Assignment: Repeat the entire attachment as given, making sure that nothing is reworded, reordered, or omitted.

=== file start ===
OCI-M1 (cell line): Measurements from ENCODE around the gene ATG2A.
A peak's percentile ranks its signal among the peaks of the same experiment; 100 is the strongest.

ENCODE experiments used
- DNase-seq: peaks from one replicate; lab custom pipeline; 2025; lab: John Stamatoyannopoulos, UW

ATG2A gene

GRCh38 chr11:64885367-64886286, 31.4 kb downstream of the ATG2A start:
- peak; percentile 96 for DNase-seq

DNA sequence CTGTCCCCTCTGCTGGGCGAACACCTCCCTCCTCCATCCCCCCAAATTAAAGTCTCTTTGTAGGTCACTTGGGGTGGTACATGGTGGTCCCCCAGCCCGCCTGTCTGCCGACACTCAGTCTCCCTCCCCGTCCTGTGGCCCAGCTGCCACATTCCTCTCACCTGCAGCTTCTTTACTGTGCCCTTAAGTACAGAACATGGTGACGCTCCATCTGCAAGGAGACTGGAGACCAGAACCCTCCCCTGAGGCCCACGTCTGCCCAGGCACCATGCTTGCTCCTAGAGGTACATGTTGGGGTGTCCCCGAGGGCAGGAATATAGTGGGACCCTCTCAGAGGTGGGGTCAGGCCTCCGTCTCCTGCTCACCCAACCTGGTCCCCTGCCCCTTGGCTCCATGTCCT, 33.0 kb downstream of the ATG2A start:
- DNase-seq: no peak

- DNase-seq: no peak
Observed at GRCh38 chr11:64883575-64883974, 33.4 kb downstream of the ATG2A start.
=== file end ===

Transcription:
OCI-M1 (cell line): Measurements from ENCODE around the gene ATG2A.
A peak's percentile ranks its signal among the peaks of the same experiment; 100 is the strongest.

ENCODE experiments used
- DNase-seq: peaks from one replicate; lab custom pipeline; 2025; lab: John Stamatoyannopoulos, UW

ATG2A gene

GRCh38 chr11:64885367-64886286, 31.4 kb downstream of the ATG2A start:
- peak; percentile 96 for DNase-seq

DNA sequence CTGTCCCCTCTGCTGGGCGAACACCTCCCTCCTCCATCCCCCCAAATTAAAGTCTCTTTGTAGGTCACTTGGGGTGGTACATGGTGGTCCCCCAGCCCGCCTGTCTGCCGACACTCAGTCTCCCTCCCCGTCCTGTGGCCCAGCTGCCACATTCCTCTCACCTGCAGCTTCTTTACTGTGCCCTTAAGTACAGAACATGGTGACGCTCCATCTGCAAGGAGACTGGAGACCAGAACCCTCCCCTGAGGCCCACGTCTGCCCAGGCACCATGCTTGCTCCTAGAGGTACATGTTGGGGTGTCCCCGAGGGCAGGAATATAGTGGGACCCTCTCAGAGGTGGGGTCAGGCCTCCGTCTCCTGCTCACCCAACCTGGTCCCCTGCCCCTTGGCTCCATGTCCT, 33.0 kb downstream of the ATG2A start:
- DNase-seq: no peak

- DNase-seq: no peak
Observed at GRCh38 chr11:64883575-64883974, 33.4 kb downstream of the ATG2A start.